Don’t Be Afraid Of the Face on Your Food

It’s the faceless meats that should scare you.

Photo by Joshua Kantarges on Unsplash

I made hamburgers for dinner last night. Slapped some cheese on them, served them on potato rolls. No big deal. Except it is kind of a big deal, because I stopped eating meat in 2006 and it was my first time preparing and eating burgers since then.

My decision to stop eating meat was a knee jerk reaction, but I grew into reasons for it over several years.

At the time, I had a job on a boat that went out sailing Monday through Friday and spent the weekend at the dock. Friday when we pulled into port, there was a tall stack of white cardboard boxes waiting for us.

Inside the boxes was all of the food we would eat over the next seven days. Giant bags of iceberg lettuce, boxed bananas and frozen blocks of meat. We loaded them onto the boat and lived a constant cycle of fresh foods at the beginning of the week that dwindled to canned applesauce and peanut butter by the end of the week.

One afternoon, the cook asked me to help him make dinner. He instructed me to take an icy 25 pound log of ground beef into the engine room and cut it into smaller pieces so it would defrost more quickly.

I set up the chop saw and watched the spinning blade bite into the mottled pieces of muscle and fat. Flecks of tissue flung across the wall and into my hair and jacket. I grew up on a dairy farm eating meat, so I wasn’t grossed out about the idea of meat, per se. But a feeling of revulsion washed over me as I realized the meat log in my hand was of almost untraceable origin and certainly contained pieces of dozens of different animals.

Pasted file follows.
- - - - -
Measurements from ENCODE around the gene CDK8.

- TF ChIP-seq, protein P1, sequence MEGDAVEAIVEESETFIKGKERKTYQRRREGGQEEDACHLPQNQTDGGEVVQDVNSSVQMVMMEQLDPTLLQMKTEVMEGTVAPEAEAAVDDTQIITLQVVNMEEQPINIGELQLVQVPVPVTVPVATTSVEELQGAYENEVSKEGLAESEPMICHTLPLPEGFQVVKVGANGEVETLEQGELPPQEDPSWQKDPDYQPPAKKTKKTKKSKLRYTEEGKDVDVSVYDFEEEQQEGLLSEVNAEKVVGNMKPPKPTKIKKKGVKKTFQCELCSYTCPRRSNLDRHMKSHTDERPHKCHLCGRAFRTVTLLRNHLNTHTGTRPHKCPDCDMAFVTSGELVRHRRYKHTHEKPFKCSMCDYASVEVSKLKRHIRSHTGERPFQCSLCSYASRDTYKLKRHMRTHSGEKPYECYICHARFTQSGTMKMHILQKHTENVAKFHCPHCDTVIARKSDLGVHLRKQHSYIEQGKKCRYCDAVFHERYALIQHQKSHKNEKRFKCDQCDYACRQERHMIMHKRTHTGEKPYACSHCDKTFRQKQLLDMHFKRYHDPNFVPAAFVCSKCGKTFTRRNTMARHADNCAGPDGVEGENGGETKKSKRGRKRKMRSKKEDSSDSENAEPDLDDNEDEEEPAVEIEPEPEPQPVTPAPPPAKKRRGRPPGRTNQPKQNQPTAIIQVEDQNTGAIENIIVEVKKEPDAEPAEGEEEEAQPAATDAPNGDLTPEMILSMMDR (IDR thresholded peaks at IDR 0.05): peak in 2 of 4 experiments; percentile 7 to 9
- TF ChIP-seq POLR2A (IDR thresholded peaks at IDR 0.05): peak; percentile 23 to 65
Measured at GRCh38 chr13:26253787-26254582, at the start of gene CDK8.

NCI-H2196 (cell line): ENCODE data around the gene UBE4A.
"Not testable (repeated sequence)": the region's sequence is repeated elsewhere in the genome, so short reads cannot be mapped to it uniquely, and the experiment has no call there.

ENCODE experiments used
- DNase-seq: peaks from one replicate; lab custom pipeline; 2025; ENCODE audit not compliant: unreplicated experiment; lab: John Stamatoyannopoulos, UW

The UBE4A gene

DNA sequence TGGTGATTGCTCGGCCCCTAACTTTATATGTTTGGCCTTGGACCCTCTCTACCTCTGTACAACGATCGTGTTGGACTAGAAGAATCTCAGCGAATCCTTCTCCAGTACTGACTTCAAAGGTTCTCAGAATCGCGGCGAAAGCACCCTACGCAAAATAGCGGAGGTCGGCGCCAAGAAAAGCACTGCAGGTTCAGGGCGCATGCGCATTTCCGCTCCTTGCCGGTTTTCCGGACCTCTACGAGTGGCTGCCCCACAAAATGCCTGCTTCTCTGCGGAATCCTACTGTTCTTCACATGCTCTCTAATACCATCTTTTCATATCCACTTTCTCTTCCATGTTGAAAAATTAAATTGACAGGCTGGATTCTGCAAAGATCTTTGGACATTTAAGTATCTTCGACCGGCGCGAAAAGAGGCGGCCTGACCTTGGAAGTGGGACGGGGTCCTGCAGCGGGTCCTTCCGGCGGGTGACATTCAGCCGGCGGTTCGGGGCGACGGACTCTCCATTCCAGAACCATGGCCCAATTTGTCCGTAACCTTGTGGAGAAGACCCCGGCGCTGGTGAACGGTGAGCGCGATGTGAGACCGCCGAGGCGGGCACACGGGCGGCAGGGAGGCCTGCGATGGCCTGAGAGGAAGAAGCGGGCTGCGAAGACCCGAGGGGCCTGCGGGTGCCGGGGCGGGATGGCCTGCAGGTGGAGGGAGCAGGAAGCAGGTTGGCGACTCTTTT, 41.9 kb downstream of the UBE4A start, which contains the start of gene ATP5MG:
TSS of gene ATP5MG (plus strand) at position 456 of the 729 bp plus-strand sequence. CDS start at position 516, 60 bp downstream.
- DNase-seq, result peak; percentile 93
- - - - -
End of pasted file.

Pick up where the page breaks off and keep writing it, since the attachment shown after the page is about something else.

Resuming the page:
My childhood was dotted with trips to our local slaughterhouse where my mom and I would wrap packages of meat in white butcher paper and seal them with packing tape. I used my best kindergarten printing skills to write ‘HB’ for hamburger and ‘TB’ for t-bone steaks. The meat of my childhood had been born and raised on the pastures where I played tag and manhunt with my cousins.

Back on the boat, as I carried the flat frozen meat frisbees to the galley, I made the quick but firm decision that I wouldn’t be eating any hamburgers that night.

The following evening, I skipped the chicken and then I spent the next thirteen years solidifying the reasons why I didn’t eat meat.

Sometimes I told myself it was because of the human rights abuses that happen in the modern industrial farm complex and other times I couldn’t stomach the environmental impacts of chemical fertilizers and pesticides.

Sometimes I cared most about about the health impacts of a diet high in saturated fats. Othertimes, I was furious about the government corn subsidies that incentivize feeding high grain diets to animals who evolved to eat grass.

And when those arguments failed, I could always count on being upset about the carbon footprint of shipping animals and meat products in an ever-growing grid across our country.

I swapped out my reasons for not eating meat like a t-shirt, wearing whichever one seemed coolest and on-trend at the time.

Most of the time though, I was low-key about it, politely passing on meat dishes and loading my plate up with beans, bread or overdoing it on cheese and crackers. But not eating meat wasn’t part of my identity. Often, people who had known me for years were shocked when they heard me order a veggie burger or pass on a bacon wrapped scallop.

I don’t know if it’s my aggressive personality or my love of endurance sports, but for some reason, people tend to think of me as a meat-and-potatoes kind of person, not the tofu-and-lentil kind of person.